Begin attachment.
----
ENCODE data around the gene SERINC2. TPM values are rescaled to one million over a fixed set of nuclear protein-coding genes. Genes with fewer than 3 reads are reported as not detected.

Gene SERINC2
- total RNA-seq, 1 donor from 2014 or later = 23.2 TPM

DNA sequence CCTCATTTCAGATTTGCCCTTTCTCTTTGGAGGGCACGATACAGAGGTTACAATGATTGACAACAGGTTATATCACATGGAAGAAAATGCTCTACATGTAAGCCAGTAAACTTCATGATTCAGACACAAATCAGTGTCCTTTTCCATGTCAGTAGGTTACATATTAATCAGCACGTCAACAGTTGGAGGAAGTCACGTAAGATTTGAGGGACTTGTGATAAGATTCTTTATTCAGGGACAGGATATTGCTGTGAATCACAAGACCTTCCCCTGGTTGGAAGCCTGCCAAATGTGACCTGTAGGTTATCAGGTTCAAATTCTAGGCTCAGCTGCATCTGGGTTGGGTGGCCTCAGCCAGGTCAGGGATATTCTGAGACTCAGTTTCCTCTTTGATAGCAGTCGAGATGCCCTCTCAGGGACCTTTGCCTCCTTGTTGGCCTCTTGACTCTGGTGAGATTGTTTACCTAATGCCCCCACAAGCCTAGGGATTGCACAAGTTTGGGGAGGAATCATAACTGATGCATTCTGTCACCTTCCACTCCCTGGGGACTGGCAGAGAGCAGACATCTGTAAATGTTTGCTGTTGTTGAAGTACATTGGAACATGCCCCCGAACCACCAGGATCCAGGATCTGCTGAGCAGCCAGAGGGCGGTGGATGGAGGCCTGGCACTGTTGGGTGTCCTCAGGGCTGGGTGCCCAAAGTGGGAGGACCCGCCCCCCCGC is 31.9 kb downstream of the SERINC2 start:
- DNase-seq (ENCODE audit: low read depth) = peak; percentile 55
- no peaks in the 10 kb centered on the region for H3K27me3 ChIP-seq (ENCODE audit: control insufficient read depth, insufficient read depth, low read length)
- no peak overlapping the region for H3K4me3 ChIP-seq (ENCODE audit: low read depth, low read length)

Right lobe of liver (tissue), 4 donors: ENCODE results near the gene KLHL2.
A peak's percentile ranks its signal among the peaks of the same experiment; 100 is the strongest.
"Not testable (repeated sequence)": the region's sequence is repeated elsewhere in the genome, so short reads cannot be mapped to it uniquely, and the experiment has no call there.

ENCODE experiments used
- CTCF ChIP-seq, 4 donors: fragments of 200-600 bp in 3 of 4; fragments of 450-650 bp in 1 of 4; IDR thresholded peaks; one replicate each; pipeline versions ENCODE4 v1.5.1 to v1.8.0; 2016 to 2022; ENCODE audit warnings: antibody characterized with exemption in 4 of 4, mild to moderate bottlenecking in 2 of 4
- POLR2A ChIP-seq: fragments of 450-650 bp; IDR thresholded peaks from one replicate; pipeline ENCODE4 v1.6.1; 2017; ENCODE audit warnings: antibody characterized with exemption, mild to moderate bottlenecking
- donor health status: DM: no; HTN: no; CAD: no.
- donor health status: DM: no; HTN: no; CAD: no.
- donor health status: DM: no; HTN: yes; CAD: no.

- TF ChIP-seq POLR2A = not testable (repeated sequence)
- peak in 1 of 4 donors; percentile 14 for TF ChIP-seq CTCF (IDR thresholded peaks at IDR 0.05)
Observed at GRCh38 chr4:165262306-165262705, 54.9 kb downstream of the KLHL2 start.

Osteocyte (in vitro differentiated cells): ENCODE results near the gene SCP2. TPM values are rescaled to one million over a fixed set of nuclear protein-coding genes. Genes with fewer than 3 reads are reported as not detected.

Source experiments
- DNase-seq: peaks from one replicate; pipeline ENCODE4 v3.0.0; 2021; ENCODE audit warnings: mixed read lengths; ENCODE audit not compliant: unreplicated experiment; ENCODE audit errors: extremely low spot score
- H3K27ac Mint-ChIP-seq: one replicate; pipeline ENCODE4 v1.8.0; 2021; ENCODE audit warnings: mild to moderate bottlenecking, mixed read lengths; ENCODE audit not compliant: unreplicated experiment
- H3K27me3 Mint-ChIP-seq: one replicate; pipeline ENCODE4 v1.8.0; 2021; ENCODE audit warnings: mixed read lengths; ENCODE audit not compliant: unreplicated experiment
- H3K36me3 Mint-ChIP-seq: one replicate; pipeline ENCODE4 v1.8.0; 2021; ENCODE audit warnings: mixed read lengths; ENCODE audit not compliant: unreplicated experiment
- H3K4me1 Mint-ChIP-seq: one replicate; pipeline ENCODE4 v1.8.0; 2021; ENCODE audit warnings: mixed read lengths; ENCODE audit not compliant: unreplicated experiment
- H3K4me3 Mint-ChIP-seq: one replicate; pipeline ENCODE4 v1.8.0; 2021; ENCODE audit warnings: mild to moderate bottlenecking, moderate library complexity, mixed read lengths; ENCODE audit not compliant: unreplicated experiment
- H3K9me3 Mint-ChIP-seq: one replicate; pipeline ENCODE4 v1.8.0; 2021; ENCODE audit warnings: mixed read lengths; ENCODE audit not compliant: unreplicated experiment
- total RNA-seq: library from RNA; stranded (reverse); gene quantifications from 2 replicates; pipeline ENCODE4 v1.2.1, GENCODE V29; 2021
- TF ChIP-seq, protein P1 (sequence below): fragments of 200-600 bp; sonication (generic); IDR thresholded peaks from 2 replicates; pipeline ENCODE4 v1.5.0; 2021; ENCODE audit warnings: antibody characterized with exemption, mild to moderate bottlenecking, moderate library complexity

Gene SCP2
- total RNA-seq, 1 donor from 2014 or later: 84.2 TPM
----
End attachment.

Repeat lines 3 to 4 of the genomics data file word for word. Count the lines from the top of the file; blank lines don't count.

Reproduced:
- total RNA-seq, 1 donor from 2014 or later = 23.2 TPM

DNA sequence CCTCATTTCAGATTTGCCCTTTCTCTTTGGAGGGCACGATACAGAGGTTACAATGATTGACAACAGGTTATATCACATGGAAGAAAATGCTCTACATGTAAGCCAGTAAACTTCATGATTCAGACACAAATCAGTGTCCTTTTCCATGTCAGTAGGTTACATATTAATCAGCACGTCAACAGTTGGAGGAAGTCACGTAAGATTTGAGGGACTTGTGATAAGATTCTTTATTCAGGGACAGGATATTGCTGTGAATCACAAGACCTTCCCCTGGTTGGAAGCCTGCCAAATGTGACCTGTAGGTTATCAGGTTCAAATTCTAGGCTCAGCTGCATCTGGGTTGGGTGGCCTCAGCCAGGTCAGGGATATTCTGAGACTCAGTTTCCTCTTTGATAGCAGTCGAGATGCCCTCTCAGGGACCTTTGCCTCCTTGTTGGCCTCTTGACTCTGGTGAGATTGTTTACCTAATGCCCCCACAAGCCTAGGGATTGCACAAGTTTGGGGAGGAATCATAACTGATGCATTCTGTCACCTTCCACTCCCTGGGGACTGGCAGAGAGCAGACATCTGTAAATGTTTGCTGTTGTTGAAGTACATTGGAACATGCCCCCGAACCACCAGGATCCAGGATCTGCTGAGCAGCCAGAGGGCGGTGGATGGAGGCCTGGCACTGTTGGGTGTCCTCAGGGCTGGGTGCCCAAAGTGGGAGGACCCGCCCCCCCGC is 31.9 kb downstream of the SERINC2 start: